“I can’t do Friday, but I’m good for Sunday.” “Sunday’s no good for me; how’s Saturday?” “Can’t. I’ve got a thing…”
And that’s how you TPK before a session.
Dear DovahQueen: I have a group of people who would like to play Starfinder online, but scheduling is a pain in the butt. I want to avoid having a group calendar because that just means everyone has to put in their stuff all the time. What do you suggest using for getting everyone’s availability and scheduling games? Thanks!–Starlost Calender
Dear Lost In Spacetime: Isn’t this the worst thing about trying to get a group together? I think the last time it was easy for all of us to come together at the same was when we were all teenagers and had nothing better to do on the weekends. Conflicts in time availability have probably killed more parties than every big bad guy combined. Looking to online games is a good way to try and get a group together for a variety of reasons. For one, your pool of potential players is so dramatically increased that if you look hard enough, you can be guaranteed to at least find a handful of people that can play at the same time. For another, I feel like it’s a bit easier to commit to a group thing when you don’t actually have to change out of your pajamas. Unfortunately, having real-lives that get in the way of our fantasy-lives is just a reality. More fortunately though, I do have a few things that have worked well for me in the past.
Much like in game, it can be pretty beneficial to have a ‘party face’–someone who takes it upon them self to coordinate everything. If you have everyone’s phone number, consider texting each individual personally. You *could* use a group message, but I find that it’s a bit easier to get people talking when its one-on-one. Send something like this: “Hey, do you think you’ll be able to play this week? Which days are good for you?” If everybody can get you a handful of times and dates, you should have an easier time matching the group’s availability without all the chaos of just “waiting for the everyone to decide.” Then it’s as simple as making the final decision and informing everyone. This is what I’d use a group text for. Everyone knows the time and place and everyone knows that everyone knows. You tend to get less flakiness when folks feel a little bit put on the spot. If this group of people isn’t comfortable trading phone numbers, this should still work via email, Facebook, Discord, or whatever else everyone is okay using.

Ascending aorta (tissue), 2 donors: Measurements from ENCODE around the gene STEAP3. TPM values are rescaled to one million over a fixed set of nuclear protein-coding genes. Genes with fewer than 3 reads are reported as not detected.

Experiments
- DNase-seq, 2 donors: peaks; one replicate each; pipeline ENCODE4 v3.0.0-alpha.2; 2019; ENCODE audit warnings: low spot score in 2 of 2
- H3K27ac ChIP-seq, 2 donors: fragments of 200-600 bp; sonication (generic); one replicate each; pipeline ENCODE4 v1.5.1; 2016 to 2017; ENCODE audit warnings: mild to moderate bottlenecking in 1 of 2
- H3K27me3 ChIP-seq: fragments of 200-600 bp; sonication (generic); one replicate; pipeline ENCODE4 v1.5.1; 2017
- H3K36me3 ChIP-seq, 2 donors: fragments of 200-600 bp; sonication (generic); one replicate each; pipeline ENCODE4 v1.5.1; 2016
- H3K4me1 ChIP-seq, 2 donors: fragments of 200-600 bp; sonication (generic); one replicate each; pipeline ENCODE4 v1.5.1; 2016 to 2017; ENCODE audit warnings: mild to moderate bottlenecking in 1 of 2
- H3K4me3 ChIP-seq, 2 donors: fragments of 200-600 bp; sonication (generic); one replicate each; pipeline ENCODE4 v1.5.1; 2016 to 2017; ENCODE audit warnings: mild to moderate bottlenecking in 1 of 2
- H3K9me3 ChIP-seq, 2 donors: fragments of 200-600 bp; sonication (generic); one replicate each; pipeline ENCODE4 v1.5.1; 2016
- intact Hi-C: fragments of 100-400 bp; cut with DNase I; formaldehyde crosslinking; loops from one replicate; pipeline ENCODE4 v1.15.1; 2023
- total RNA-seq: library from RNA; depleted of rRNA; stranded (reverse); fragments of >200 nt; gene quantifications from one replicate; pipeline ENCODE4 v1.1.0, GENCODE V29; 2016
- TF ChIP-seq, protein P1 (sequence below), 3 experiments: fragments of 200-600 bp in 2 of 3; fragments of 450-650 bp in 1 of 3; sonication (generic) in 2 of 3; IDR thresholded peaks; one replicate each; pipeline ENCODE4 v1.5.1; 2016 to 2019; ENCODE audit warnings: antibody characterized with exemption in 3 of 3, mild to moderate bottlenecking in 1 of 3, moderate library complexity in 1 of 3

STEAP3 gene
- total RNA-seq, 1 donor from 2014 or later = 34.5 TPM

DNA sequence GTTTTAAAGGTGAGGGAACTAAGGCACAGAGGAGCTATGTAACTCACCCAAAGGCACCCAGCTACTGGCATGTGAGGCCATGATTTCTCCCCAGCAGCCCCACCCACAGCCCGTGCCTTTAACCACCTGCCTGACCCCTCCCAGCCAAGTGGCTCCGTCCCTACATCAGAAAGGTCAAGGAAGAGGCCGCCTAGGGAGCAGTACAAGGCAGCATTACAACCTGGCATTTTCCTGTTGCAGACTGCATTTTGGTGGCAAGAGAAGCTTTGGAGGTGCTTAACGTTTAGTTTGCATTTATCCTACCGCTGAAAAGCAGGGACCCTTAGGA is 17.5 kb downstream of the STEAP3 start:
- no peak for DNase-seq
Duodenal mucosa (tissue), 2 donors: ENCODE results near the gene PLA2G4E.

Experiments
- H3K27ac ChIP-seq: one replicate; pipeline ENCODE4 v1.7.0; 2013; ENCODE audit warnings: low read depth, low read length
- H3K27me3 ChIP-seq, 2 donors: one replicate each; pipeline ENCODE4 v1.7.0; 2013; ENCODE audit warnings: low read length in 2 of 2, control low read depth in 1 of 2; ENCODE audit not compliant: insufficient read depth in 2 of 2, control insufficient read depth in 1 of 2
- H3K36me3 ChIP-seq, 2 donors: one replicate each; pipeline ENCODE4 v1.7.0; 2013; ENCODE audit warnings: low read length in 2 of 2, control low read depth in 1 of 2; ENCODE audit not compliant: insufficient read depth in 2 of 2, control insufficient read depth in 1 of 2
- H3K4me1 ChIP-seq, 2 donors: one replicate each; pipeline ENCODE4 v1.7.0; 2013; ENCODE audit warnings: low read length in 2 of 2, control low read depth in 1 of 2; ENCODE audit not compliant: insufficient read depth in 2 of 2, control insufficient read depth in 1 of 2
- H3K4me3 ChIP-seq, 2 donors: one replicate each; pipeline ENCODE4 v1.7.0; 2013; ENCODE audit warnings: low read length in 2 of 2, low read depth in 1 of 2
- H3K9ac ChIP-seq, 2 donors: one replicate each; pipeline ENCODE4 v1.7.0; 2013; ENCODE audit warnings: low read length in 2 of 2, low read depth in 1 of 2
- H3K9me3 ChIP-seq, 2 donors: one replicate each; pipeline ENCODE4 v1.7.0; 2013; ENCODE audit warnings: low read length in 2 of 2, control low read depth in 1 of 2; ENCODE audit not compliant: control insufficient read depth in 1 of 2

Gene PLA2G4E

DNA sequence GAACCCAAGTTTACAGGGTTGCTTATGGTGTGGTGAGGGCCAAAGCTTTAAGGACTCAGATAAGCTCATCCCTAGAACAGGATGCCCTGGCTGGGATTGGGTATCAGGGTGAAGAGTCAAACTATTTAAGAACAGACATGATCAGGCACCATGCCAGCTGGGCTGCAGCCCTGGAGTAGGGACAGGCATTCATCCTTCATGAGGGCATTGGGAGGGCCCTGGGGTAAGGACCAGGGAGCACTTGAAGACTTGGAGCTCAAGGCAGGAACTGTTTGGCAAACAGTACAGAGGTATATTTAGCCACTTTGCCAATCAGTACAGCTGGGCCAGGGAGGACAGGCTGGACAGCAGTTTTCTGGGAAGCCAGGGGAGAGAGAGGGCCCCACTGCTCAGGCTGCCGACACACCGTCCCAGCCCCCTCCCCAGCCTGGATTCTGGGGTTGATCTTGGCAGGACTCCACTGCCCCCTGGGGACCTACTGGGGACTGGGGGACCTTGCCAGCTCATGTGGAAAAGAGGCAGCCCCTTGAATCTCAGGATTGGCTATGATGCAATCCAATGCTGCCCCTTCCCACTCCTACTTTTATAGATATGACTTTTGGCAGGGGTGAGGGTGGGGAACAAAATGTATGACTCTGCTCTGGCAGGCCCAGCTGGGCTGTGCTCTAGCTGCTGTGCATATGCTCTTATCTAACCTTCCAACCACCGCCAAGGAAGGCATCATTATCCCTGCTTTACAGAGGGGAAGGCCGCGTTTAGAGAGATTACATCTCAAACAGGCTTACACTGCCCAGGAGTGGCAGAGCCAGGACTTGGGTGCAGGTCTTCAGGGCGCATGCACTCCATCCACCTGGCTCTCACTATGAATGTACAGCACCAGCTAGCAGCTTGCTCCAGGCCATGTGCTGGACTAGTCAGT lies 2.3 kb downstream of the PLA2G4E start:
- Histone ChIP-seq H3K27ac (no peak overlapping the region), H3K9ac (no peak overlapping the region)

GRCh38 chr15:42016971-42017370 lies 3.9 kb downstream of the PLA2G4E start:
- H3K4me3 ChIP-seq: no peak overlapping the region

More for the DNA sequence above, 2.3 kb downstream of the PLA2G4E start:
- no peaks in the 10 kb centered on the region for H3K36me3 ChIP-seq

I know you’re not a big fan of the group calendar, but I’d be remiss if I didn’t mention it. Can you find that time that mostly works for everyone and set it to repeat same time and date each week (or biweekly)? In every successful campaign I’ve ever been in, this is the only way we were able to keep it going. Sure, this isn’t always an option, but when possible, it is always the best case scenario.
Another option that’s worked very well for us is to have separate “space” set aside just for the game. We tend to use Facebook to make a private group page for the game’s participants. It’s where we post stuff about our characters, discuss things we liked, the GM can leave information they want the party to know, and where we can talk about scheduling. It works so well for us that the moment someone even thinks about starting a game, they immediately make a group page and send invites. I’ve also been part of a few games that did this using Discord so you’ve got a few options.
I feel like I must mention is that you might have to come to terms with moving on without someone, and that that’s ok. If three players can do Saturday and the fourth player can NOT do Saturday, you may have to start a Saturday game regardless. It really sucks to have to drop the axe on someone, but them not playing versus nobody playing is an unfortunately easy call. Be polite and straightforward with them. They should be understanding, but make sure you stress how there will always be an open seat at the table should they find a stray Friday evening open.
Ok, I lied; one more thing. You may find yourself in a situation where every week its someone different who’s schedule just doesn’t line up. That’s fine. As long as the GM has adequate time to prepare, it isn’t terribly hard to write a character away on a personal side mission or something. Keywords: adequate time. Knowing of an absence a week in advance makes it easy to plan in such a way that makes sense for the narrative. Finding out half an hour before the session makes it easy to say they fell asleep in the back of the wagon…
…and we all know that’s kinda dumb.
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